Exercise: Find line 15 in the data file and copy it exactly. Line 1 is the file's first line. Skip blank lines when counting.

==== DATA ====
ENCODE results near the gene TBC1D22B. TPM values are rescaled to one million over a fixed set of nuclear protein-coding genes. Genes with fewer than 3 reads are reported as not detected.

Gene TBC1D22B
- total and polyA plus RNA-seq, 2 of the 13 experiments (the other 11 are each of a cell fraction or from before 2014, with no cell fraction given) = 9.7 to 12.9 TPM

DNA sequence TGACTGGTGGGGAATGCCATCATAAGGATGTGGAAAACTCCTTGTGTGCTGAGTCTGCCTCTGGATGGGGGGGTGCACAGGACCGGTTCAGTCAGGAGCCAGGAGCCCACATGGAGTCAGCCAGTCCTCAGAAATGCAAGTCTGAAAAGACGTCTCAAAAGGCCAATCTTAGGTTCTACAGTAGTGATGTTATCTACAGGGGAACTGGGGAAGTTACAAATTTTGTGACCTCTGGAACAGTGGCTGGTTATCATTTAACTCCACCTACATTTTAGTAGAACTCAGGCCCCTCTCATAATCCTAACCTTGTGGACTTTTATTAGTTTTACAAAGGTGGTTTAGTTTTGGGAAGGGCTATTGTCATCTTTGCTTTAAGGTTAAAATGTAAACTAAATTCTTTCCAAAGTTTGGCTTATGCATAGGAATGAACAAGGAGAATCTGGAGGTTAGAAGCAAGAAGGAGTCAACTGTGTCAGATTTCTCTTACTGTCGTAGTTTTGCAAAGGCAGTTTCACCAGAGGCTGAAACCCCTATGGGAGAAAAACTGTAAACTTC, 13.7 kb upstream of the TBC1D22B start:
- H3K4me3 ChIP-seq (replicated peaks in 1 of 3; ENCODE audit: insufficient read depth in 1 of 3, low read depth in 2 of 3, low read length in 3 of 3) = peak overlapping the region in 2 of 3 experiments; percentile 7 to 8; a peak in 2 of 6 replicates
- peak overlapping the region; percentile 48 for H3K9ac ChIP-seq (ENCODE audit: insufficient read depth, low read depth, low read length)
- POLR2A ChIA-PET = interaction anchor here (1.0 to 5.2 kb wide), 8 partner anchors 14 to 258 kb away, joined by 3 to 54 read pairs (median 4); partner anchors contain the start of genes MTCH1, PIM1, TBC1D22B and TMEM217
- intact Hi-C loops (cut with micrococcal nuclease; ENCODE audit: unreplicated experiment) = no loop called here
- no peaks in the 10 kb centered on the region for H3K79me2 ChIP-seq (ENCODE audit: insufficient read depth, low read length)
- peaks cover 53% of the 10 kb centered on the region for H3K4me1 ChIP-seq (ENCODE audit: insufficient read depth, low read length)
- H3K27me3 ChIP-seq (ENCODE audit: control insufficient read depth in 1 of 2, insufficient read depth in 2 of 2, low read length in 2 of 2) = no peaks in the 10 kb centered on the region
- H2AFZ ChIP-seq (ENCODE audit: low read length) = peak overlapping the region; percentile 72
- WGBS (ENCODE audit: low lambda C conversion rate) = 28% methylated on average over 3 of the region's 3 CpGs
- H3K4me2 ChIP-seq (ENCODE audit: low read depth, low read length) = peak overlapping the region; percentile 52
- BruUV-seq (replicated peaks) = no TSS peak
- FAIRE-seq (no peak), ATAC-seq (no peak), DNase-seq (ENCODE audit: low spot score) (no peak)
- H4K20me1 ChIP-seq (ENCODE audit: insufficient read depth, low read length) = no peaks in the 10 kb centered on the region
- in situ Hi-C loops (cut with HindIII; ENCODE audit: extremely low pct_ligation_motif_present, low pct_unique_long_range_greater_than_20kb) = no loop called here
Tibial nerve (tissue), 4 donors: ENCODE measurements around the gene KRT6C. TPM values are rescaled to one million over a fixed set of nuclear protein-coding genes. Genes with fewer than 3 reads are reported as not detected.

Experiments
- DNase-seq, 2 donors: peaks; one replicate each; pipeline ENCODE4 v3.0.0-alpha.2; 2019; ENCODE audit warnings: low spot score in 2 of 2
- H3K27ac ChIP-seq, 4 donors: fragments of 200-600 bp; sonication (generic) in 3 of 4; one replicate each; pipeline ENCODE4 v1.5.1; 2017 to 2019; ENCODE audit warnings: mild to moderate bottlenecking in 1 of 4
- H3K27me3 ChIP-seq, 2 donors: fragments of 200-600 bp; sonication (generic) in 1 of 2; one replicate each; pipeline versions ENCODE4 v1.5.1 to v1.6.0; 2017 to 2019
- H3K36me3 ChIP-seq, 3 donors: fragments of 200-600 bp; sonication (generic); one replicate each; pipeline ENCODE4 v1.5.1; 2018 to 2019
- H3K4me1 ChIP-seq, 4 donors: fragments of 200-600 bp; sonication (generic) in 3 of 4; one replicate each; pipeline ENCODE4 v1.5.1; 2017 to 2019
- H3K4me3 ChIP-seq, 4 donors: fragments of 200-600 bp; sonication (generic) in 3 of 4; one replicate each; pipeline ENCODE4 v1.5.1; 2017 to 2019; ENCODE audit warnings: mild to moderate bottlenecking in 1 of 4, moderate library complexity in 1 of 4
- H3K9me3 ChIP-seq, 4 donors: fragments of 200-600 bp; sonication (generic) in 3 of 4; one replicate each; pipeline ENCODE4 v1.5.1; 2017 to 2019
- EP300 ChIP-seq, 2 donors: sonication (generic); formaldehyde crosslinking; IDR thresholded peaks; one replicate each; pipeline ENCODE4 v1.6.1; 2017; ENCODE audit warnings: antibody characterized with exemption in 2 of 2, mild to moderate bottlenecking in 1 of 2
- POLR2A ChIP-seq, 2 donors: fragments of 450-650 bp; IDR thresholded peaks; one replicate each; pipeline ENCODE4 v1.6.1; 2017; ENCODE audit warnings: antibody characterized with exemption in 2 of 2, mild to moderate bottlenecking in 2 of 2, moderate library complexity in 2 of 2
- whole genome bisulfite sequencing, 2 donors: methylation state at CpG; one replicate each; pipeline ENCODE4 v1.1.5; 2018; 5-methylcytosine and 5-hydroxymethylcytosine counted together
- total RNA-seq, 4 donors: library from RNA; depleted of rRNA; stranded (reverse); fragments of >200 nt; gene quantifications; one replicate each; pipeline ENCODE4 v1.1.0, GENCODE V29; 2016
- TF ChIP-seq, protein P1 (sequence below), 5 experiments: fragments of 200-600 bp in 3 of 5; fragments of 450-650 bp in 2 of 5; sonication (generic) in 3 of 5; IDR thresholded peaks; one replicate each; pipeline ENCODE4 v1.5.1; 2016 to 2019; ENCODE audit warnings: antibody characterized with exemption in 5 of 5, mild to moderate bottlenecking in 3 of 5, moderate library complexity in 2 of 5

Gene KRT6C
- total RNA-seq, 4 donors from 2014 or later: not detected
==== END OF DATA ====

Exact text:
- BruUV-seq (replicated peaks) = no TSS peak